Presentation: Distributed systems in practice, in theory



4:10pm - 5:00pm

Day of week:



Key Takeaways

  • Revisit some features of modern distributed systems through the lens of computer science research contributions over the past few decades.
  • See three architectural patterns, their application, and reference papers that are relevant to today’s distributed systems.
  • Understand the tremendous resources available to modern developers from research community’s work.


Modern systems in production rely on decades of computer science research. Over time, new architectural patterns emerge that enable more resilient and robust systems. In this talk, we'll discuss some of these patterns from systems I've worked on at Google and the related work that provide insights into the motivations behind them.


What is your role today?
I am leading the implementation of an upgraded scalable engine for our distributed build system. It’s part of the shared infrastructure that Google engineers utilize every day. I also organize our internal “Papers We Love” community at Google, where we read computer science papers and discuss them. In addition, I enjoy collaborating with the open source community and sharing my knowledge of performance benchmarking.
What is the motivation for your talk?
It is becoming more and more valuable for professionals in industry to expose themselves to research. While computer science has decades of research work available, not all of these ideas are immediately applicable as much of it is forward looking.
What I would like my audience to get out of my talk is which architectural patterns are being widely used today (regardless of when the research paper was published). I plan to show the connection to computer science research to help other developers, tech leads, and architects. The hope is they can benefit from these papers, and derive lessons learned for their production systems.
What are some of the architectural patterns you will discuss?
I am going to discuss things like the use of leases for distributed locking and determining liveness in systems. In addition, I’ll discuss how we can make data pipelines more resilient and adaptable to variable load. Finally, I’ll show how we can trade off accuracy for performance and resilience of large scale systems. This last part is a very exciting and relatively new area of research.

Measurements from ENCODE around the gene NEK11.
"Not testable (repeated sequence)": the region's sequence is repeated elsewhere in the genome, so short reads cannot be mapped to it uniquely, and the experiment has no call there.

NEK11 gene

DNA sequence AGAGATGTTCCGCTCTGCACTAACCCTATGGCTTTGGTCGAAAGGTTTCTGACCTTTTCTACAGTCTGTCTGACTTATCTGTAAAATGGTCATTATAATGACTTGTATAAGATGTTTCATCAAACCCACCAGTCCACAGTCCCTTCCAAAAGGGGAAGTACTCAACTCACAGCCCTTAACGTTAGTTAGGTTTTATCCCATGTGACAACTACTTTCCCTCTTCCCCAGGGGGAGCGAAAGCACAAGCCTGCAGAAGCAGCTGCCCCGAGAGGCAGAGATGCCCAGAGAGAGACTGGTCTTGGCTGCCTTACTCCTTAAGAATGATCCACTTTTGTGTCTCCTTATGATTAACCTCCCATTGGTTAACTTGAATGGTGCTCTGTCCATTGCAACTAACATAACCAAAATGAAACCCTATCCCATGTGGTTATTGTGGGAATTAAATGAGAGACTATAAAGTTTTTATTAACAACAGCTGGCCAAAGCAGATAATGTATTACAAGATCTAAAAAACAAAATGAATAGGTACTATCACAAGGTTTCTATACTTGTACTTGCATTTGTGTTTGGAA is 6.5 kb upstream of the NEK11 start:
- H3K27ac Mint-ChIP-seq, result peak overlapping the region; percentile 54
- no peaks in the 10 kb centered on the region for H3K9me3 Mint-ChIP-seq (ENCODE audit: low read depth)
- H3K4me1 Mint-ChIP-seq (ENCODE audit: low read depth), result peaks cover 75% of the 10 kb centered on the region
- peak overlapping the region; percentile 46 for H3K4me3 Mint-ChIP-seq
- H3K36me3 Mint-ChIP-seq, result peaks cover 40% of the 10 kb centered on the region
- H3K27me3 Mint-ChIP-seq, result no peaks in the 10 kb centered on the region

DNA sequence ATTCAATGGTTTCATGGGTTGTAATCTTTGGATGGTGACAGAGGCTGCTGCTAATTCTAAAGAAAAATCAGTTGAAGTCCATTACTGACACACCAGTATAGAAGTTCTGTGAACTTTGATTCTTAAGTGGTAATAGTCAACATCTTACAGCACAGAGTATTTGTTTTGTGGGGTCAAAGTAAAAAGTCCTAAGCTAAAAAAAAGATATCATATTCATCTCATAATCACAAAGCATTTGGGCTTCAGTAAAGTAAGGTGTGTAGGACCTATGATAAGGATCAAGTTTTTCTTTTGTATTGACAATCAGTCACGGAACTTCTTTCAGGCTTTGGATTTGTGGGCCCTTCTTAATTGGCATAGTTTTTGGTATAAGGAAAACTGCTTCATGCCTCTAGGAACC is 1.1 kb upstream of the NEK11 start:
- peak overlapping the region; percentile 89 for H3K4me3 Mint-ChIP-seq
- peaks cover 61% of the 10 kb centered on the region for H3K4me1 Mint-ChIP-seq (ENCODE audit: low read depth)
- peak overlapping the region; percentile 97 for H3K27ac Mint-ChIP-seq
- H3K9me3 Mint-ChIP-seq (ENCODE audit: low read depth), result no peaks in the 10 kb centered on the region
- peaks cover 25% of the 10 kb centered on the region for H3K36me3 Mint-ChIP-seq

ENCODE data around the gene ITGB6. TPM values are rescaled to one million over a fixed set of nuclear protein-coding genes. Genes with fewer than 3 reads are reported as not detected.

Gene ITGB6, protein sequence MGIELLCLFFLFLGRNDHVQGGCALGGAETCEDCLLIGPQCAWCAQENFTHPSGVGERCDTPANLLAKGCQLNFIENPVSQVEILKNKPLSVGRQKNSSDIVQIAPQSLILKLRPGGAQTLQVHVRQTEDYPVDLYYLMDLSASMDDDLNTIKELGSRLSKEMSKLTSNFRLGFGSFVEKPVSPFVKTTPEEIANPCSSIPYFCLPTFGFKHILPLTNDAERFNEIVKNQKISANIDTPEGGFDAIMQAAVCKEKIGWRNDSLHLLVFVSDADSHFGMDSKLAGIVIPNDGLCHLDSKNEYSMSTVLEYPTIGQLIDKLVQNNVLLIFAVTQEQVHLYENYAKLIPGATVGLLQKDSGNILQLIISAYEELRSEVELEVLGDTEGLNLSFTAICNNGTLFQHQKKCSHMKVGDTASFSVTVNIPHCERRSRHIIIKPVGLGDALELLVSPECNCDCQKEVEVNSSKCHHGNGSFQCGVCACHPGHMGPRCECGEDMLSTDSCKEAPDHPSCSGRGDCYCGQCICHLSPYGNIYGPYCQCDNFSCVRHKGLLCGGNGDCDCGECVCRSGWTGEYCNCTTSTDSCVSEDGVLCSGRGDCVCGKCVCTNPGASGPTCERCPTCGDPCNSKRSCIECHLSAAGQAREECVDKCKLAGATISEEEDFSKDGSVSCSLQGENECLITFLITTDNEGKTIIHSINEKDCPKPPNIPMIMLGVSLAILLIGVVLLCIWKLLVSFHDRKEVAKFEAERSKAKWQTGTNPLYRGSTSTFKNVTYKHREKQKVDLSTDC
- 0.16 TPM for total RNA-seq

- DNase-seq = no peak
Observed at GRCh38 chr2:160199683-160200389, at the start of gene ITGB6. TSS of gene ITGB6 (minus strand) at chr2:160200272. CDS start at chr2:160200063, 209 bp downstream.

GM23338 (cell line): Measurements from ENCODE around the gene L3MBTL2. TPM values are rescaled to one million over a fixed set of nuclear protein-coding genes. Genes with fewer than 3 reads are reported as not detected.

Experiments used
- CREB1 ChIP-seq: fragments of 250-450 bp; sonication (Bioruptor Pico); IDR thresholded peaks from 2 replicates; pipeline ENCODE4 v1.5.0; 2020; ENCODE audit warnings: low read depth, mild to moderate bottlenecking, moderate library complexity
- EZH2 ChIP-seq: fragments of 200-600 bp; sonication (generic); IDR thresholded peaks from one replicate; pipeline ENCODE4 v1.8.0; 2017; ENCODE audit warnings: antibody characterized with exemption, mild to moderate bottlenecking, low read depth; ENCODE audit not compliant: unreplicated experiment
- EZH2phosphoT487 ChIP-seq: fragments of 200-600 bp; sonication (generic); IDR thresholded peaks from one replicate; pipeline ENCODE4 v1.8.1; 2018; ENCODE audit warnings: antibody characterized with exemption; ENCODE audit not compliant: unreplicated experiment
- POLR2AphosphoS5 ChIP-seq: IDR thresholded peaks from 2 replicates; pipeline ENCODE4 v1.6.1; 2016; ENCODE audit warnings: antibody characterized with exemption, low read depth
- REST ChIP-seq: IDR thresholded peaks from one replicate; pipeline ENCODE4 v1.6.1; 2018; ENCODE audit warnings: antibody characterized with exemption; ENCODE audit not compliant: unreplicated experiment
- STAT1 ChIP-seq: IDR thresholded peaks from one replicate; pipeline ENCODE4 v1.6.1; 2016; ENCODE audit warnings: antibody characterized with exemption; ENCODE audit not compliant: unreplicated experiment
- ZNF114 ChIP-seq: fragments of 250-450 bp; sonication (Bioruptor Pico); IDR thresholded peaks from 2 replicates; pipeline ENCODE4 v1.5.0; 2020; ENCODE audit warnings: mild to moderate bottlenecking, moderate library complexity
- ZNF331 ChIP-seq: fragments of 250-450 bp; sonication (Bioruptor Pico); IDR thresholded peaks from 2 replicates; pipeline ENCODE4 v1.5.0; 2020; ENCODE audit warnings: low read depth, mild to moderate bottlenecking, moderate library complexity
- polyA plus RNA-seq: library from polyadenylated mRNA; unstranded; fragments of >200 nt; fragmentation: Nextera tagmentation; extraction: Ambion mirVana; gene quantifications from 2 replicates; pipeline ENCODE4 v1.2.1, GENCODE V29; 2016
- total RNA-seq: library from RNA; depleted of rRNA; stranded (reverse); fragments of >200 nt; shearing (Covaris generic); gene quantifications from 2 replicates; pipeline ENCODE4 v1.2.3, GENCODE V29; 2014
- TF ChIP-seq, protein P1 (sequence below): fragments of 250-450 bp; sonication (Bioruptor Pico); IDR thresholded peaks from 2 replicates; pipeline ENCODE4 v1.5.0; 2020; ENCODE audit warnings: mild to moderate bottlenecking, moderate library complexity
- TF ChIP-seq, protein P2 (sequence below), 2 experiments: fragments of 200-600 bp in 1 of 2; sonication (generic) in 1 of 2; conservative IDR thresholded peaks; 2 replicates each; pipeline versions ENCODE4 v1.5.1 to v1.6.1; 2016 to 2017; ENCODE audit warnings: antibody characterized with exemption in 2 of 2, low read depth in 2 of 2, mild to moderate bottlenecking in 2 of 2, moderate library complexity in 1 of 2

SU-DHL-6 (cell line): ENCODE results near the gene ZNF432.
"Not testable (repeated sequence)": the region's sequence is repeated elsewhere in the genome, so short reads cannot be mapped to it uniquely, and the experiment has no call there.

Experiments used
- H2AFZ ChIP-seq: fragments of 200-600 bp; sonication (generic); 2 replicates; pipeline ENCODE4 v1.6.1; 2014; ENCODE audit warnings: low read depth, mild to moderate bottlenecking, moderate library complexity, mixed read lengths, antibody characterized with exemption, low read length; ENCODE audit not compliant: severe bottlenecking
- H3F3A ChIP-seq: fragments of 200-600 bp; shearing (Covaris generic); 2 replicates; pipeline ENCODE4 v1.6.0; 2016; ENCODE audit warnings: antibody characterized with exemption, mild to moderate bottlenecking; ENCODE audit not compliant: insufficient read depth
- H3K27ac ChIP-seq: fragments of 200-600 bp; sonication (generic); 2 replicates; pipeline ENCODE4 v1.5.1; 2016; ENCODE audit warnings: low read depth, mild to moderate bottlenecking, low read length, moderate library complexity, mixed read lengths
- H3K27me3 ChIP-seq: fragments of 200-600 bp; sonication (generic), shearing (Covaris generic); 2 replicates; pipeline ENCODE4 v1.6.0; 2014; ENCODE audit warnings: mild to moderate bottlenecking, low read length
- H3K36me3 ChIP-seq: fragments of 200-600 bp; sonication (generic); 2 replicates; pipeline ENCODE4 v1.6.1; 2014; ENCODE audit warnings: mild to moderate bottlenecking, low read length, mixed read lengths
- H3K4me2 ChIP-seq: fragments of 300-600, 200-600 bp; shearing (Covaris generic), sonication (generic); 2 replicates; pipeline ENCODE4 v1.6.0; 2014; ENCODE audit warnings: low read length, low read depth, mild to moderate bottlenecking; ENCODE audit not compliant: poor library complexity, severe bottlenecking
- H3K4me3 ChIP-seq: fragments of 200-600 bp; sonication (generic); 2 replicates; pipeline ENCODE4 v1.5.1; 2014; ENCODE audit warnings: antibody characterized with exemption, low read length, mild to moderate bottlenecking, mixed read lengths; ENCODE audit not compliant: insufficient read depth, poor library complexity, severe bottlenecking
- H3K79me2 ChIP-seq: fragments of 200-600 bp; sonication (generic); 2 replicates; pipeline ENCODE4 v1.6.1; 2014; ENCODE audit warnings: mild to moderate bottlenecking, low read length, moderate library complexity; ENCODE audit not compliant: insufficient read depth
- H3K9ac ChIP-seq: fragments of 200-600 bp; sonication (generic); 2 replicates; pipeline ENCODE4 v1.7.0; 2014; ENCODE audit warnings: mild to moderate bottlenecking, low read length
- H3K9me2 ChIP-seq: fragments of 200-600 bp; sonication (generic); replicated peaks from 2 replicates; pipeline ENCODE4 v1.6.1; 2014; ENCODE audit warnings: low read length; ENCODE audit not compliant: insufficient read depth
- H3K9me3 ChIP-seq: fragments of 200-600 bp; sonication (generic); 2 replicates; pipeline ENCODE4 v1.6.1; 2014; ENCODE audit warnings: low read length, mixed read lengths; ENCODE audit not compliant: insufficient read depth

Is this the same talk as in QCon London?
While the three general patterns I present are the same, I’m planning to focus on examples and applications of the leases and inaccurate computations, using new examples (e.g. etcd for leases) to better teach how to use them in practical applications.
Are there any changes that you’ve made based on any feedback from London?
Yes. One of the pieces of feedback I’ve gotten was that while the Staged Event-Driven Architecture pattern is interesting and it helped attendees who are new to distributed systems to understand the motivation behind this architecture better, it is a very familiar topic to a lot of distributed systems practitioners. So I will still discuss this subject in my talk, because there were several practitioners who found it helpful, I’m planning to put more focus on the field of inaccurate computations.
What do you want someone from your audience to walk away with?
First of all, I want them to really understand these three architectural patterns that I mentioned. I think they are very important and widely applicable in different systems.
Secondly, I hope that the audience members can walk away knowing that there is a lot of existing research out there (whether it is recent or not) that can be used to minimize technical. The patterns may not be directly related, but the value of studying them and exposing oneself to them is huge.

Speaker: Aysylu Greenberg

Software Engineer @Google

Aysylu Greenberg works at Google on a distributed build system. In her spare time, she ponders the design of systems that deal with inaccuracies, paints and sculpts.

Find Aysylu Greenberg at

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